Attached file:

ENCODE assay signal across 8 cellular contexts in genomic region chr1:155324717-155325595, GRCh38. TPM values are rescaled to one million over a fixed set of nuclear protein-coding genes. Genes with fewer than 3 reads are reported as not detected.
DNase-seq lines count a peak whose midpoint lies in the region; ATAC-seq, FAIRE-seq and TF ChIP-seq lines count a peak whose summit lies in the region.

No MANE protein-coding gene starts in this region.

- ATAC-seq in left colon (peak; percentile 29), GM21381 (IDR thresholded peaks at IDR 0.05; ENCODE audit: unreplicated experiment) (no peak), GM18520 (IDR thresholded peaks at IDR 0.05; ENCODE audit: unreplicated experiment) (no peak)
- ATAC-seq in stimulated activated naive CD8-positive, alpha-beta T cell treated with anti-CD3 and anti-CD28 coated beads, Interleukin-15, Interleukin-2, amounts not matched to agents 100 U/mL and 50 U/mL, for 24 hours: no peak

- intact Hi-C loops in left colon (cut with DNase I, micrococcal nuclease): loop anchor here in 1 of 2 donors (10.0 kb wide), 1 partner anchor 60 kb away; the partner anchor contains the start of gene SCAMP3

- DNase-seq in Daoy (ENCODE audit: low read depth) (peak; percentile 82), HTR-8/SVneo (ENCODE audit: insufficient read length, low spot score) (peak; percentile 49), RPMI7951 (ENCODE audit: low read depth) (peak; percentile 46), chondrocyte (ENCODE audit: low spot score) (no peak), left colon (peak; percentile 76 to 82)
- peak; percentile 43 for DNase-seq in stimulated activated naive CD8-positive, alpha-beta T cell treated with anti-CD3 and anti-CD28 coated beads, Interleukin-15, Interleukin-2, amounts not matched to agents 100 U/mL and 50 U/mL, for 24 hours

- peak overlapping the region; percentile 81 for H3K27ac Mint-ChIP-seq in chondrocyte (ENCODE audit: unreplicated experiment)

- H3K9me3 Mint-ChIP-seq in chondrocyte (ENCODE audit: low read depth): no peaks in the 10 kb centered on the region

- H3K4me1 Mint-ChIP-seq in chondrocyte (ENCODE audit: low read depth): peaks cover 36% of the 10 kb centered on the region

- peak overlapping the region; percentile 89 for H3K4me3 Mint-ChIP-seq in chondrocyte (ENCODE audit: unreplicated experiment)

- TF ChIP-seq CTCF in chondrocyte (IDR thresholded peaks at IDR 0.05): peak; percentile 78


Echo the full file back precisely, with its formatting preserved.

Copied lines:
ENCODE assay signal across 8 cellular contexts in genomic region chr1:155324717-155325595, GRCh38. TPM values are rescaled to one million over a fixed set of nuclear protein-coding genes. Genes with fewer than 3 reads are reported as not detected.
DNase-seq lines count a peak whose midpoint lies in the region; ATAC-seq, FAIRE-seq and TF ChIP-seq lines count a peak whose summit lies in the region.

No MANE protein-coding gene starts in this region.

- ATAC-seq in left colon (peak; percentile 29), GM21381 (IDR thresholded peaks at IDR 0.05; ENCODE audit: unreplicated experiment) (no peak), GM18520 (IDR thresholded peaks at IDR 0.05; ENCODE audit: unreplicated experiment) (no peak)
- ATAC-seq in stimulated activated naive CD8-positive, alpha-beta T cell treated with anti-CD3 and anti-CD28 coated beads, Interleukin-15, Interleukin-2, amounts not matched to agents 100 U/mL and 50 U/mL, for 24 hours: no peak

- intact Hi-C loops in left colon (cut with DNase I, micrococcal nuclease): loop anchor here in 1 of 2 donors (10.0 kb wide), 1 partner anchor 60 kb away; the partner anchor contains the start of gene SCAMP3

- DNase-seq in Daoy (ENCODE audit: low read depth) (peak; percentile 82), HTR-8/SVneo (ENCODE audit: insufficient read length, low spot score) (peak; percentile 49), RPMI7951 (ENCODE audit: low read depth) (peak; percentile 46), chondrocyte (ENCODE audit: low spot score) (no peak), left colon (peak; percentile 76 to 82)
- peak; percentile 43 for DNase-seq in stimulated activated naive CD8-positive, alpha-beta T cell treated with anti-CD3 and anti-CD28 coated beads, Interleukin-15, Interleukin-2, amounts not matched to agents 100 U/mL and 50 U/mL, for 24 hours

- peak overlapping the region; percentile 81 for H3K27ac Mint-ChIP-seq in chondrocyte (ENCODE audit: unreplicated experiment)

- H3K9me3 Mint-ChIP-seq in chondrocyte (ENCODE audit: low read depth): no peaks in the 10 kb centered on the region

- H3K4me1 Mint-ChIP-seq in chondrocyte (ENCODE audit: low read depth): peaks cover 36% of the 10 kb centered on the region

- peak overlapping the region; percentile 89 for H3K4me3 Mint-ChIP-seq in chondrocyte (ENCODE audit: unreplicated experiment)

- TF ChIP-seq CTCF in chondrocyte (IDR thresholded peaks at IDR 0.05): peak; percentile 78